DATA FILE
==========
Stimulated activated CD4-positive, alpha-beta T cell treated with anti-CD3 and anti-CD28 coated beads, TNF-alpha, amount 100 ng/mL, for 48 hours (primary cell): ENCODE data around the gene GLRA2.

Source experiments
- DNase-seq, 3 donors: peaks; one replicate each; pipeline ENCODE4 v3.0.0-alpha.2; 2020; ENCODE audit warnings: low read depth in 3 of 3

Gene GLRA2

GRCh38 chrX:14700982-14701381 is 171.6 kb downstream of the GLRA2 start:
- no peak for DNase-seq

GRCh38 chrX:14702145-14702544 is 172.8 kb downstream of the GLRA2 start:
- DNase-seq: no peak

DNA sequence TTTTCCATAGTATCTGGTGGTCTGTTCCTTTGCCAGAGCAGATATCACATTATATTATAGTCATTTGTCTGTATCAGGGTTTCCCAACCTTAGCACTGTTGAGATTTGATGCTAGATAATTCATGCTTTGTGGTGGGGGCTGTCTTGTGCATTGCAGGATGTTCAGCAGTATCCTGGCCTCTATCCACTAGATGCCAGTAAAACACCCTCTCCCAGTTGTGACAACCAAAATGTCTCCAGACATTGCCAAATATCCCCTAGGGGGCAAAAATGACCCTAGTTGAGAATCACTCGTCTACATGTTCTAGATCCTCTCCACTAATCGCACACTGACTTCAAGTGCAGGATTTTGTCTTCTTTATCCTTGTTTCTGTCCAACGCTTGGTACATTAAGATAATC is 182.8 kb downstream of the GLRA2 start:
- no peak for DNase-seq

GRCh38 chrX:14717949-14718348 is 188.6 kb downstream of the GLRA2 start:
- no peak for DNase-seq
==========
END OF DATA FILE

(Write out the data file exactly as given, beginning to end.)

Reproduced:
Stimulated activated CD4-positive, alpha-beta T cell treated with anti-CD3 and anti-CD28 coated beads, TNF-alpha, amount 100 ng/mL, for 48 hours (primary cell): ENCODE data around the gene GLRA2.

Source experiments
- DNase-seq, 3 donors: peaks; one replicate each; pipeline ENCODE4 v3.0.0-alpha.2; 2020; ENCODE audit warnings: low read depth in 3 of 3

Gene GLRA2

GRCh38 chrX:14700982-14701381 is 171.6 kb downstream of the GLRA2 start:
- no peak for DNase-seq

GRCh38 chrX:14702145-14702544 is 172.8 kb downstream of the GLRA2 start:
- DNase-seq: no peak

DNA sequence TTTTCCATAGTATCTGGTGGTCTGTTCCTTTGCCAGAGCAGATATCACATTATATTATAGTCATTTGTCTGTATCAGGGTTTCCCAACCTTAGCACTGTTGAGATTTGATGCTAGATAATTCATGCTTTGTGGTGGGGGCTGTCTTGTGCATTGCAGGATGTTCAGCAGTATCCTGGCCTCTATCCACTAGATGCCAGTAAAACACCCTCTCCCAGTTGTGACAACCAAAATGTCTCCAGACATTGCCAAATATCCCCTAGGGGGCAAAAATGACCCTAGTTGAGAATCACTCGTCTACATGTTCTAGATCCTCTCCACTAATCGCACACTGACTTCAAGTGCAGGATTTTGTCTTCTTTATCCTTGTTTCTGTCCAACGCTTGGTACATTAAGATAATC is 182.8 kb downstream of the GLRA2 start:
- no peak for DNase-seq

GRCh38 chrX:14717949-14718348 is 188.6 kb downstream of the GLRA2 start:
- no peak for DNase-seq